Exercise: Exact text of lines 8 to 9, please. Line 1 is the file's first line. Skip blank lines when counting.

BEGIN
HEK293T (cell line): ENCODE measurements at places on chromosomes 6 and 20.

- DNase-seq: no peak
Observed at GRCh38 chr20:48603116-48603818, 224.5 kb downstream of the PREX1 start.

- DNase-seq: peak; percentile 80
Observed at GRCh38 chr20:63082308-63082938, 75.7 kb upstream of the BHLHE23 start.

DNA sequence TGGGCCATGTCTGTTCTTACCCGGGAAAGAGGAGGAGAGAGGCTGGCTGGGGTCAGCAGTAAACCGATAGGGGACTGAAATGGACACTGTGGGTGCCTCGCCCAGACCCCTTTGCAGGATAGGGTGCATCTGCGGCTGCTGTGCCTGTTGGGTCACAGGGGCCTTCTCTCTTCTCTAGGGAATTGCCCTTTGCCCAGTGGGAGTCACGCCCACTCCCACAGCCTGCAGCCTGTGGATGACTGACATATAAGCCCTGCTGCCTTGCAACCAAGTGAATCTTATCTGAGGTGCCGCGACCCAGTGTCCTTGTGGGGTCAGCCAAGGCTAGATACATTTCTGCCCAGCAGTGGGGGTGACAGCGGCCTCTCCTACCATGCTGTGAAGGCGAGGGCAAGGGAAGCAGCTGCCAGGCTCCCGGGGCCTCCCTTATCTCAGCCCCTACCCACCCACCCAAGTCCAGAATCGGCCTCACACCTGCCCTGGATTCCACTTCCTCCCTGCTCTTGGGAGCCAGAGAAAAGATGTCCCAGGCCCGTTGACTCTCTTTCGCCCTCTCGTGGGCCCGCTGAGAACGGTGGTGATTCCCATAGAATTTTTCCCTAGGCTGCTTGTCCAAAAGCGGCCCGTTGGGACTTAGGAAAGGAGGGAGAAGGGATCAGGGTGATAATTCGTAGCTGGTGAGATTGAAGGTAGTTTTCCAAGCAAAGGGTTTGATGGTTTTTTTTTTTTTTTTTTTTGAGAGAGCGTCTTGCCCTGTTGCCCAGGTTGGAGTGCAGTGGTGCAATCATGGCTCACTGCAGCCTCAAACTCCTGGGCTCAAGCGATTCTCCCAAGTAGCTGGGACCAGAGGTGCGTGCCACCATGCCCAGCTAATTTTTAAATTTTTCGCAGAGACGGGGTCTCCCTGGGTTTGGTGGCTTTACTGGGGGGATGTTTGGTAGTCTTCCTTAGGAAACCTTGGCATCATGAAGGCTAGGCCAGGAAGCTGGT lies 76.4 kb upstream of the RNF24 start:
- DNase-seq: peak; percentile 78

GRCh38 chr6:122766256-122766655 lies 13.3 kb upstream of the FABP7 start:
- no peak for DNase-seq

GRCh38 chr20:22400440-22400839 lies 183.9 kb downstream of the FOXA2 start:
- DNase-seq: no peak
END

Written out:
GRCh38 chr6:122766256-122766655 lies 13.3 kb upstream of the FABP7 start:
- no peak for DNase-seq